vCard; rely on a detailed signature with your full contact information
Pretty much everything else
was the kind of common sense that could have come from a media relations primer
from 15 years ago. Which is not a bad thing from our point of view because it
reinforces that despite advances in technology and changes in how news is
produced, disseminated and consumed:
· News is still
news (or not)
· Journalists are
still journalists even if there are fewer of them than before and their media
platforms have changed to include highly interactive blogs and a growing
panoply of social media
establishing and maintaining relationships with journalists, commentators, bloggers,
moderators and editors remains the key to successful media relations,
whether they are mainstream, tech sector, or moderating online communities
Labels: CommCore, Internet Press Guild, media relations, public relations
Federal Budget Cuts and Training
The sequester bite is taking a toll on government programs. According to the NY Times
the sequester is temporarily changing the way the government does business.
One example is pulling out of an international space conference held in the US. “We talk about being a leader in space exploration,” said Elliot H. Pulham, the chief executive of the National Space Foundation, which sponsored the symposium in Colorado that features experts from around the world, but now not from NASA. “But it’s hard to be a leader if you don’t show up.”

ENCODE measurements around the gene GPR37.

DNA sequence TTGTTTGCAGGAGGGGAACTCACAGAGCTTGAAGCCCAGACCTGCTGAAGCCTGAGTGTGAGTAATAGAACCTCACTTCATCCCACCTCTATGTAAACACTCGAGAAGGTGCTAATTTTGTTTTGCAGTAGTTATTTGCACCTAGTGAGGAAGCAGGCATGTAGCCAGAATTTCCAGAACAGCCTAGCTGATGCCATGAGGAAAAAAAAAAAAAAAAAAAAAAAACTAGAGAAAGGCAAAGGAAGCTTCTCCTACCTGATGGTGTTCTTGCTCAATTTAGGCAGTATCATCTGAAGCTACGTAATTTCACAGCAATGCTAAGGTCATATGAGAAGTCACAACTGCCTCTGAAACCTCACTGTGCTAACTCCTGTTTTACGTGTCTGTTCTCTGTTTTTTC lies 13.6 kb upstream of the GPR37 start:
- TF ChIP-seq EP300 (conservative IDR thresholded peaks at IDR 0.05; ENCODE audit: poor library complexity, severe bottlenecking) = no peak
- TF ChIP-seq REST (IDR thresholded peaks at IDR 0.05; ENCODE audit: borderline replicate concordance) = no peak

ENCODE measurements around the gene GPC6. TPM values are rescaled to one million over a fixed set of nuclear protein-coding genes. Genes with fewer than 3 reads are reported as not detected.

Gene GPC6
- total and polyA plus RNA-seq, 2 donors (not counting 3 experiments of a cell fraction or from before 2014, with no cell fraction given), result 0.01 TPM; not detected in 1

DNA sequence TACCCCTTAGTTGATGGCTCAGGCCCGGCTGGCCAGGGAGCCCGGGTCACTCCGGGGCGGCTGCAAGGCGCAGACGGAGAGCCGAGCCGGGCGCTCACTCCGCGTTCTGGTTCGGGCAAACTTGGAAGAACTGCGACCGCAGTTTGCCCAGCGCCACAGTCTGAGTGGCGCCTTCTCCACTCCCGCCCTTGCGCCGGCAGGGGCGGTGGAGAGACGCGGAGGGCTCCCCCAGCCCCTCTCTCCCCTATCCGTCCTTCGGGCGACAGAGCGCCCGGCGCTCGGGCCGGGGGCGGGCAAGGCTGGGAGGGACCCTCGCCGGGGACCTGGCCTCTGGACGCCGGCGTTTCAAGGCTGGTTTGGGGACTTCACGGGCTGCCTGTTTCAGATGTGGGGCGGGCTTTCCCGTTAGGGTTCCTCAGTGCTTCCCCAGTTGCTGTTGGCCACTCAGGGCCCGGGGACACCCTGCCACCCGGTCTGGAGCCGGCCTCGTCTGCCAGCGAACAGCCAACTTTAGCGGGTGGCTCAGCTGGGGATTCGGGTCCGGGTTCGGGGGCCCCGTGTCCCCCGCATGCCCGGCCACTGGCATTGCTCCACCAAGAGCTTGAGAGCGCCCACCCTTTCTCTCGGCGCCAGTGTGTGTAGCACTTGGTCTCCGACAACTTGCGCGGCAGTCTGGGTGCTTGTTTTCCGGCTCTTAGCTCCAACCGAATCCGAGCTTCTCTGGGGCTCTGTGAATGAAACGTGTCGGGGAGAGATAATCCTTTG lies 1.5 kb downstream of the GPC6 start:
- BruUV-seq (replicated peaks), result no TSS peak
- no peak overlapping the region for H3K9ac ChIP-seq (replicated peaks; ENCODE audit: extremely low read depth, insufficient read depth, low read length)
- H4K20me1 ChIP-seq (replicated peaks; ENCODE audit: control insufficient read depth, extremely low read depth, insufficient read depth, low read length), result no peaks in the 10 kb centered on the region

On the opposite side are elected officials such as Senator Tom Coburn, R- OK, who think that sequester makes agencies think about their spending . “There is no question that federal employees should have some travel and go to some conferences, but most of it has nothing to do with their jobs. It’s a perk.”
One federal employee talked about having to drive to an airport to rent a car and then drive another 10 hours to reach a conference. Sure, the government saved the difference between the actual air fare and the rental of the vehicle, but what about the loss of 2+ days of productivity?
Another view comes from the US Travel Association, which wrote a report
on the value of government participation in meetings.
At CommCore we have seen the impact of the blanket sequester. As a taxpayer I’m all in favor of eliminating waste, but random across the board cuts are, as they say, a cleaver when a scalpel will do. Of course, some Media, Presentation and Critical Thinking training can be done on-line and by reading. But like driving a car the only way you can good at learning the right behavior is with in-person guided training.
Labels: budget cuts, crisis communications, critical thinking programs, government, media training, sequester, training budget cuts
Fall Internship Opportunity
is recruiting for a Public Relations/Marketing Intern for an Internship to work
directly with the founder of the company and his team. The position involves all aspects of
marketing and new business development with major focus on developing pitch